Alvord v. United States
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95 U.S. 356 (1877)
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U.S. Supreme Court
Alvord v. United States, 95 U.S. 356 (1877)
Alvord v. United States
95 U.S. 356
APPEAL FROM THE COURT OF CLAIMS
1. The presentation of a claim for compensation for carrying the mails, to the Second Assistant Postmaster General, with whom all the business in relation to the claim bad been previously transacted, is, in contemplation of law, the presentation of it to the Postmaster General.
2. The facts in this case considered and held to entitle the claimant to $35,100 for his services, under contracts with the Post Office Department for carrying the mails.
The facts are stated in the opinion of the Court.
MR. JUSTICE MILLER delivered the opinion of the Court.
It appears by the findings of the Court of Claims, from whose judgment this case is appealed, that by five different written contracts made in 1858, appellant agreed with the Postmaster General to carry the mail over as many different routes between Iowa City, in the State of Iowa, and Fort Kearney, in Nebraska. On the 25th of July, 1861, it was agreed between him and the Postmaster General that, for an improved service on part of this route -- namely between Omaha on the Missouri River and Fort Kearney -- plaintiff should receive $14,000 per annum additional from its commencement on the 5th of August, 1861. The second and third of the series of facts found by the court we give verbatim, as follows:
"2. On the 16th of September, 1861, in consequence of the route established by Congress for the through California mail having been broken by the burning of bridges, the Postmaster General ordered
the California mail to be sent over claimant's routes, and the claimant transported it under and in pursuance of such order from the 16th of September to the 25th of December, 1861. It greatly exceeded in bulk the other mail matter which the claimant transported under his contracts, and on some of his routes required for its conveyance at times as many as five coaches per day in addition to the one coach which he would otherwise have run, and it at all times and on all of his routes required one or more additional coaches which were used exclusively for it, and the fair and reasonable value of the service for the period named was the sum of $35,100."
"3. Immediately after the claimant's services for carrying the California mail, as set forth in the second finding, had terminated, he presented his account therefor to the Postmaster General and requested that it be liquidated and paid, but the Postmaster General refused to allow or pay the same, and directed the Second Assistant Postmaster General to reply"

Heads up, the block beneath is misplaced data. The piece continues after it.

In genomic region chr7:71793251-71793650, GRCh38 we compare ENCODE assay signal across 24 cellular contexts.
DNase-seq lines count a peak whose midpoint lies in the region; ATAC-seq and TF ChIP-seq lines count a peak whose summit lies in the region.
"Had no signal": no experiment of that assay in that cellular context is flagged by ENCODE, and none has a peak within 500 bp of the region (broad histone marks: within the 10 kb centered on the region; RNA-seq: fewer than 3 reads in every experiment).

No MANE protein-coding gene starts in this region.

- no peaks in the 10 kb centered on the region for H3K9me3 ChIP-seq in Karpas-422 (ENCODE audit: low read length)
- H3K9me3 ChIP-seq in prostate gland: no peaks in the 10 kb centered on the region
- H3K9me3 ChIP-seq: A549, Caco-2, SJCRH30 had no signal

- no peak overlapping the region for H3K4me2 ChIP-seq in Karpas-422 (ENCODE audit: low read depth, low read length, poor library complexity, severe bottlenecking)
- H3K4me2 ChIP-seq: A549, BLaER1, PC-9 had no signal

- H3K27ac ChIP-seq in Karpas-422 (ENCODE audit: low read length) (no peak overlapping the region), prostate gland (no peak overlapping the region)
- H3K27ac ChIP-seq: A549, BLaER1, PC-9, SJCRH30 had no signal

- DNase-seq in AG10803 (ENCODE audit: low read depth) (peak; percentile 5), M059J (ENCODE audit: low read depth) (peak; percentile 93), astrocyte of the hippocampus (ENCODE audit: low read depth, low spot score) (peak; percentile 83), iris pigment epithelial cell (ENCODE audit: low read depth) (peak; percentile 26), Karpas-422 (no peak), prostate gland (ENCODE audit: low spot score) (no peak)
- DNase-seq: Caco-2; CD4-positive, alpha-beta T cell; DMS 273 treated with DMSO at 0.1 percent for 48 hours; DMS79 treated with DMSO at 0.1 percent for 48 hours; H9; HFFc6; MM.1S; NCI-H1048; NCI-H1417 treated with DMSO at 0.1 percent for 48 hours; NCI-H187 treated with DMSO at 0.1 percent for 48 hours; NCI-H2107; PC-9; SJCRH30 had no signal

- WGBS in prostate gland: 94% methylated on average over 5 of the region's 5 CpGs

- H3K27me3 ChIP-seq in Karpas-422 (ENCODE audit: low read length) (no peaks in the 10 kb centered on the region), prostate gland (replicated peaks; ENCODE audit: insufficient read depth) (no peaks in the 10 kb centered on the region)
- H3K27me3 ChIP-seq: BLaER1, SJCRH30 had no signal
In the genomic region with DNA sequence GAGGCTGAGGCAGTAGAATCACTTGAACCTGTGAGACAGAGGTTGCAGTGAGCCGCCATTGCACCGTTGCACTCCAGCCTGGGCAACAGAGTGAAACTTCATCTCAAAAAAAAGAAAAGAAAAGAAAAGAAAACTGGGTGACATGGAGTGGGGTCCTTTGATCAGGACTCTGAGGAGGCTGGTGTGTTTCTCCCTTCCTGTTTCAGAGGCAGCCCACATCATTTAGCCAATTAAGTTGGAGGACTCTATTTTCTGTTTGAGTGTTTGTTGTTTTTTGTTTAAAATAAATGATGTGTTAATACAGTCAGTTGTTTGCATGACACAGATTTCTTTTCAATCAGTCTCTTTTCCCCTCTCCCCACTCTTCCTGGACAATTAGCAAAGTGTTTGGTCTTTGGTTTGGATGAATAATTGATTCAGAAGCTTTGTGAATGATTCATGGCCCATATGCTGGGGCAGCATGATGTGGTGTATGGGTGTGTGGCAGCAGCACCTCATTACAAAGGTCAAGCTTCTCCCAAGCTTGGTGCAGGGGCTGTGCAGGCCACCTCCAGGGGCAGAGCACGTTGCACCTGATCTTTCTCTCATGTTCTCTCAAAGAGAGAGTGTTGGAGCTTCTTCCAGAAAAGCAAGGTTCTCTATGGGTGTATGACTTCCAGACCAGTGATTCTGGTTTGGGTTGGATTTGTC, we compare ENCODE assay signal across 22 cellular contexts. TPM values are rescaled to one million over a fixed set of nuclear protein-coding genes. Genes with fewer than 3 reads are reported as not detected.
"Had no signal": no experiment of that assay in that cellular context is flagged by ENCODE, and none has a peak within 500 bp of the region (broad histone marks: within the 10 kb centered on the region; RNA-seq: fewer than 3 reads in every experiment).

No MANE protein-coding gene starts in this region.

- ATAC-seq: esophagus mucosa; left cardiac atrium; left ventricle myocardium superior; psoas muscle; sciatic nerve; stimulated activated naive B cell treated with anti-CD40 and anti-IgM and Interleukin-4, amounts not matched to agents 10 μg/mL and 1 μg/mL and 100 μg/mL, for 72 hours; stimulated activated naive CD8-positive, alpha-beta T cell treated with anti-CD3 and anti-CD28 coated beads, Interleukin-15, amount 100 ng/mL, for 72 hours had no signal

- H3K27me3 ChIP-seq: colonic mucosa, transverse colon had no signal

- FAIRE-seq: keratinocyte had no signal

"that when he made the arrangement to give him the $14,000 per annum additional for improved service between Columbus and Fort Kearney, it was in view of his conveying the overland mails over that route and through Iowa free of additional expense, should circumstances make it necessary temporarily so to send them, and that if the claim for additional compensation for such service is to be pressed, he would feel compelled at once to annul that arrangement."
The Second Assistant Postmaster General reduced such instructions to writing in the form of a letter from himself to the claimant, and caused it to be mailed to the claimant as his residence in Indianapolis, Indiana. Subsequent to the mailing of such letter, and while the additional mail service at $14,000 per annum was still being rendered, the claimant presented documents to prove the justice of his claim for conveying the California mail, and otherwise pressed his demand by personal interviews with the Second Assistant Postmaster General, with whom all of the business relating to this claim had previously been transacted. He did not otherwise notify the Postmaster General that his claim for the California mail service would be pressed. The Second Assistant Postmaster General did not inform the Postmaster General that the claimant thus pressed his demand for the California mail service. The claimant continued to run a daily mail between Omaha and Fort Kearney and to receive the consideration at the rate of $14,000 per annum from the 12th of February, 1862, when the Postmaster General's decision was made, up to the termination of the original contract on the 30th of June, 1862.
On the facts thus found, the court was of opinion that the law was for defendants, and dismissed appellant's bill.